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How to Care* for Your Fire Bellied Toad

How to Care* for Your Fire Bellied Toad

(photo credit Learn About Nature)


Fire Bellied Toads (Bombina orientalis in the case of Asian toads and Bombina bombina for the European species; the species may be mislabeled) are small (up to up to 3” with the European toads somewhat larger than their Asian counterparts), are diurnal, terrestrial amphibians native to China, Korea, Japan, and eastern Europe. Their dorsal surfaces are brown and green patterned with bright red or yellow and black patterned bellies.  They can be housed individually or in groups.  As is the case with most amphibians, they should be handled sparingly, and good hand sanitation should be maintained both before and after handling. Fire Bellied Toads are considered to be a beginner level pet.


Fire Bellied Toads can be housed in a small aquarium.  A 5-gallon aquarium (16”x8”x10”) is the minimal size for a single toad.  Groups of up to 4 toads will do well in a 10-gallon aquarium (10”x20”x12”), with larger enclosures recommended for larger groups. Though small, Fire Bellied Toads are known to be powerful jumpers, so ensure that the enclosure is tightly covered. Fire Bellied Toads spend time on land and in the water.  They also like to burrow.  They do best at room temperature (around 65-70F); temperatures should not exceed the low 80’sF.  Humidity should be roughly 60% or more.  Their enclosure should be evenly distributed between land and water areas.  Since the water requires frequent changes, the easiest setup would be to provide it in a shallow dish.

Use a substrate of pea gravel, mulch, or coco fiber (or a combination) to a 2-3” depth.  Set an appropriate sized shallow water bowl into the substrate with a rock or piece of floating cork bark in the bowl to help the toads leave the water. It’s also possible to design a more elaborate setup with a more naturalistic land and water habitat. In order to provide the high humidity needed, live plants can be added to the environment, either planted into the substrate or in small pots. Fire Bellied Toads will appreciate multiple hiding areas in the terrestrial part of the enclosure to help them feel more secure.  As mentioned above, water should be changed daily or every other day. The water should be appropriately dechlorinated and kept clear of feces or other items that can foul it. Water conditioner products designed for turtle enclosures will work well for treating tap water.  Distilled water should not be used.  The enclosure can be misted on occasion to maintain humidity.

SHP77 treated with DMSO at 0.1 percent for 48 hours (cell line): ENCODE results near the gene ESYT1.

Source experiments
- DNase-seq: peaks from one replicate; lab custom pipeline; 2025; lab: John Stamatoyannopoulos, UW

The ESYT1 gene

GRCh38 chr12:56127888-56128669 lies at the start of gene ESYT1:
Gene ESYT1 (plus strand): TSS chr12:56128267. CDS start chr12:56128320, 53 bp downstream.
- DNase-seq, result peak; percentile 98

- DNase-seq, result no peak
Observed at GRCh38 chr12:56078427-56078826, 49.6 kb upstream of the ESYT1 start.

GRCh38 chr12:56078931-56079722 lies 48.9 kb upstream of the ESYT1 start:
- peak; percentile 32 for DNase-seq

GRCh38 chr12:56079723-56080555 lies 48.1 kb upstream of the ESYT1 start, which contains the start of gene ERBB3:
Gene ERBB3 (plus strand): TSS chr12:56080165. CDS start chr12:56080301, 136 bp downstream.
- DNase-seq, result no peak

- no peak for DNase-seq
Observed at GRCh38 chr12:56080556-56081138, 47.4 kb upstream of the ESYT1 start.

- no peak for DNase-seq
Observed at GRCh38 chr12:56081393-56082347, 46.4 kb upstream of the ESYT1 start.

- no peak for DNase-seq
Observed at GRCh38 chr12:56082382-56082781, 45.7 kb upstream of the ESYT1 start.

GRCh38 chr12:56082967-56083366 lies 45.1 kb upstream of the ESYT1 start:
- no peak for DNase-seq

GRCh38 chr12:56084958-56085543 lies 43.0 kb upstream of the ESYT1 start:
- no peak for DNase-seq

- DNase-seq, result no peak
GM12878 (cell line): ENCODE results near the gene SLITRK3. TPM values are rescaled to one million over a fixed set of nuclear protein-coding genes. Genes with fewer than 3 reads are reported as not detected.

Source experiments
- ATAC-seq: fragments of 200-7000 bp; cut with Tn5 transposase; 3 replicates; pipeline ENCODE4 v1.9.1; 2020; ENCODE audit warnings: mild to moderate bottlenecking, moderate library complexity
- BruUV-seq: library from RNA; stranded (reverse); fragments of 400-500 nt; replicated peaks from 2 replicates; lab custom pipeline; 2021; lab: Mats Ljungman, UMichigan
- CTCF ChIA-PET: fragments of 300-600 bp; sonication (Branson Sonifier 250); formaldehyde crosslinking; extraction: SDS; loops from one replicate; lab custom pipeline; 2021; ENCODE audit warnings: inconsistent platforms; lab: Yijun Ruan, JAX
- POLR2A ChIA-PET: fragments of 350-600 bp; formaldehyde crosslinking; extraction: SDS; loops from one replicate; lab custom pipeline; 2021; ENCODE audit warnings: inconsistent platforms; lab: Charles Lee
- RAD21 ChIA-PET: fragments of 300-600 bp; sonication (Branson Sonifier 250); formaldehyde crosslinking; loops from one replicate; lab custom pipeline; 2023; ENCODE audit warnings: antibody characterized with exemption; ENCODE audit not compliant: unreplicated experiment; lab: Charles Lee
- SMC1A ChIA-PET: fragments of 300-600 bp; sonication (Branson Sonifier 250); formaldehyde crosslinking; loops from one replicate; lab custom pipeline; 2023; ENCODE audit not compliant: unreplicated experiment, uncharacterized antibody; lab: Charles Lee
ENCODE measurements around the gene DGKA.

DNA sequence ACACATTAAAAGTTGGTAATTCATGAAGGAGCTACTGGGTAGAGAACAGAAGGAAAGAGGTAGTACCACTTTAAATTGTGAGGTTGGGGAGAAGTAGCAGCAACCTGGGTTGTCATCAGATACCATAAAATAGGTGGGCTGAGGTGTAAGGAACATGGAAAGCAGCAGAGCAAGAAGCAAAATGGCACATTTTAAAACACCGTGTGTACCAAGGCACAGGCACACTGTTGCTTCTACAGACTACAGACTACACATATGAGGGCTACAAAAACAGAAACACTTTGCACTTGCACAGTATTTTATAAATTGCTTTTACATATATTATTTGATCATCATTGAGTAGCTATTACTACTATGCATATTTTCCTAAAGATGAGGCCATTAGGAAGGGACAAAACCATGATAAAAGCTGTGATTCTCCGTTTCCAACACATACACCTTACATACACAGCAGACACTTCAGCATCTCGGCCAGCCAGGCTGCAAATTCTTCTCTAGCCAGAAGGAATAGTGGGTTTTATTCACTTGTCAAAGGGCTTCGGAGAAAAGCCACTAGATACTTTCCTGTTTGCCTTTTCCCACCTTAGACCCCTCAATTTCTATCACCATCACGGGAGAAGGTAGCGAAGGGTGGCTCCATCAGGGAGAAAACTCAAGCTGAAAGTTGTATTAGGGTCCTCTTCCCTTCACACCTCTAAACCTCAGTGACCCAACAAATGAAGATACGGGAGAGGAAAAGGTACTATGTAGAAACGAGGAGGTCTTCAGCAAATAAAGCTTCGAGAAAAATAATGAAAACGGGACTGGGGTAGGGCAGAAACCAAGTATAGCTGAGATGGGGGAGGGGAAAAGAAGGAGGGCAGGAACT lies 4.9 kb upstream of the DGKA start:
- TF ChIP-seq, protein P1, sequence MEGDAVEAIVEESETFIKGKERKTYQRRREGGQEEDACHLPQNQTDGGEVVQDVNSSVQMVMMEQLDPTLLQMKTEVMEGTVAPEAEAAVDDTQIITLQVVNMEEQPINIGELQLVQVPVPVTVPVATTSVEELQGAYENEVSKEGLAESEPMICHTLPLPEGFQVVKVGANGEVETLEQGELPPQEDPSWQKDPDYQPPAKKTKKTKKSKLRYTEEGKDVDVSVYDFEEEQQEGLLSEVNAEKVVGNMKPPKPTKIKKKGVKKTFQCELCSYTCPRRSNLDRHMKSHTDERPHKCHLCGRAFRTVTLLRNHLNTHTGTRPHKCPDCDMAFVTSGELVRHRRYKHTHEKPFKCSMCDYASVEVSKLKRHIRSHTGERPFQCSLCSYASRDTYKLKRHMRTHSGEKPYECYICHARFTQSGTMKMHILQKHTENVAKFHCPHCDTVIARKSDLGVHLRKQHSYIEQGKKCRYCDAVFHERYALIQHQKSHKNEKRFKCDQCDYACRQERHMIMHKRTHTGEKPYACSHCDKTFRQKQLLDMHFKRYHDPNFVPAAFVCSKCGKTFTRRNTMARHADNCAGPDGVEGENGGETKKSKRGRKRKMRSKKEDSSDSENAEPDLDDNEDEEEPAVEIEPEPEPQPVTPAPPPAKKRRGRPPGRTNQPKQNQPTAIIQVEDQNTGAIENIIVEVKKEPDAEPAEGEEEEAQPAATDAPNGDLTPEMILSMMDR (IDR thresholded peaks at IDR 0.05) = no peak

Heating and Lighting

Fire Bellied Toads are generally regarded as not requiring any particular lighting besides ambient light (as long as the appropriate supplements are included in their diets).  If plants are in the enclosure, lighting appropriate for their growth needs to be provided.  Care should be taken to avoid lights that give off significant heat in order to avoid overheating the enclosure. Most of the year, Fire Bellied Toads can be maintained at room temperature without additional heat. In climates where additional heat is necessary, it’s best achieved with an under tank heater (UTH).  A UTH will require a thermostat or a rheostat to regulate the temperature.  If the ambient temperature exceeds, the low 80’s (which should only occur occasionally), an ice pack or other frozen item can be used to cool the environment.

Food and Supplementation

Fire Bellied Toads are small but hardy eaters.  They primarily eat a variety of bugs and worms, including but not limited to mealworms, crickets, silkworms, hornworms, Dubia and other roaches.  Adult Fire Bellied Toads should be fed 2-3 times a week. Feeders should be small to medium size; Dubia roaches of up to 1/2” are appropriate for them. Fire Bellied Toads can also eat small fish such as guppies, which can be released into the aquatic area. Most captive Fire Bellied Toads are fed a staple diet of Dubia roaches, earthworms or crickets.  They also may eat NutriGrubs (black soldier fly larvae, also known as phoenix worms). Care should be taken to feed appropriate sized prey and not to leave prey in the enclosure for long periods of time. 

Fire Bellied Toads require calcium to build strong bones, vitamin D3 to metabolize the calcium and a variety of other vitamins and minerals.  They are generally provided with the vitamins and minerals they need through powdered supplements, which are commercially available. Dust their prey every other feeding with calcium, vitamin D3, and other vitamins.

*This care sheet contains only very basic information.  If you are new to Fire Bellied Toads, please do additional research to obtain additional information from more detailed care sheets.

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